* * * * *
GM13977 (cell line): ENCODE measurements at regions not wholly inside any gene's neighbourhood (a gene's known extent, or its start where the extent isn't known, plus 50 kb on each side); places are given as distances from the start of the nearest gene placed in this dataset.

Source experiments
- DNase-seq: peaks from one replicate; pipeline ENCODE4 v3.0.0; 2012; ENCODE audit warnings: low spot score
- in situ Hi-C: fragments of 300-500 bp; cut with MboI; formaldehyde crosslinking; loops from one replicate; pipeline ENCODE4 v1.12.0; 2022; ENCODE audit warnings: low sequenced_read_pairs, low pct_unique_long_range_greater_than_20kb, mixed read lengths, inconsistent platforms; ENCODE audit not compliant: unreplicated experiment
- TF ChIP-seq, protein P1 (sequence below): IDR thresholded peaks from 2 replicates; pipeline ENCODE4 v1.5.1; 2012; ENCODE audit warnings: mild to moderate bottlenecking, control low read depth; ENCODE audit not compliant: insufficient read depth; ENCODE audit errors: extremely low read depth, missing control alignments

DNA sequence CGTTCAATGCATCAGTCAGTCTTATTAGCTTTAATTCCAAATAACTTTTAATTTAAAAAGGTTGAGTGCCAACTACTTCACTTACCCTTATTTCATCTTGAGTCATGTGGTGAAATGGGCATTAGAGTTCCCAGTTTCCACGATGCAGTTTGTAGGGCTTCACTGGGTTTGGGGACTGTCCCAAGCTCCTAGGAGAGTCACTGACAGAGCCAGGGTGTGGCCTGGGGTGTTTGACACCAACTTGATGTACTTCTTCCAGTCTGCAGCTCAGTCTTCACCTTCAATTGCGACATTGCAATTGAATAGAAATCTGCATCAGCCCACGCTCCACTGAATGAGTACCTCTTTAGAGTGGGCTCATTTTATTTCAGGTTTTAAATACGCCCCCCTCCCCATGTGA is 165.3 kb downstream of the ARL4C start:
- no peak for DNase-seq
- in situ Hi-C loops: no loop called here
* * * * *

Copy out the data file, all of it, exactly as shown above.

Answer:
GM13977 (cell line): ENCODE measurements at regions not wholly inside any gene's neighbourhood (a gene's known extent, or its start where the extent isn't known, plus 50 kb on each side); places are given as distances from the start of the nearest gene placed in this dataset.

Source experiments
- DNase-seq: peaks from one replicate; pipeline ENCODE4 v3.0.0; 2012; ENCODE audit warnings: low spot score
- in situ Hi-C: fragments of 300-500 bp; cut with MboI; formaldehyde crosslinking; loops from one replicate; pipeline ENCODE4 v1.12.0; 2022; ENCODE audit warnings: low sequenced_read_pairs, low pct_unique_long_range_greater_than_20kb, mixed read lengths, inconsistent platforms; ENCODE audit not compliant: unreplicated experiment
- TF ChIP-seq, protein P1 (sequence below): IDR thresholded peaks from 2 replicates; pipeline ENCODE4 v1.5.1; 2012; ENCODE audit warnings: mild to moderate bottlenecking, control low read depth; ENCODE audit not compliant: insufficient read depth; ENCODE audit errors: extremely low read depth, missing control alignments

DNA sequence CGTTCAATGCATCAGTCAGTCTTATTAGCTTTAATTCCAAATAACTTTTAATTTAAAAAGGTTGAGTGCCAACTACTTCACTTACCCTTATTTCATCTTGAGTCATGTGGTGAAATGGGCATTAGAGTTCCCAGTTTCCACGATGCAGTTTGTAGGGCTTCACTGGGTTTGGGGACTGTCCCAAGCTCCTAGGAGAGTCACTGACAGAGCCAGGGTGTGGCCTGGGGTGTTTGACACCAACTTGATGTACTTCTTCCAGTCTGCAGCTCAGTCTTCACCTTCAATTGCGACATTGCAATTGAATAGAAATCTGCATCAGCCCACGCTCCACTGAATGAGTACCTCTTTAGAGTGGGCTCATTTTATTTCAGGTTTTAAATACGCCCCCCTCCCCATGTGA is 165.3 kb downstream of the ARL4C start:
- no peak for DNase-seq
- in situ Hi-C loops: no loop called here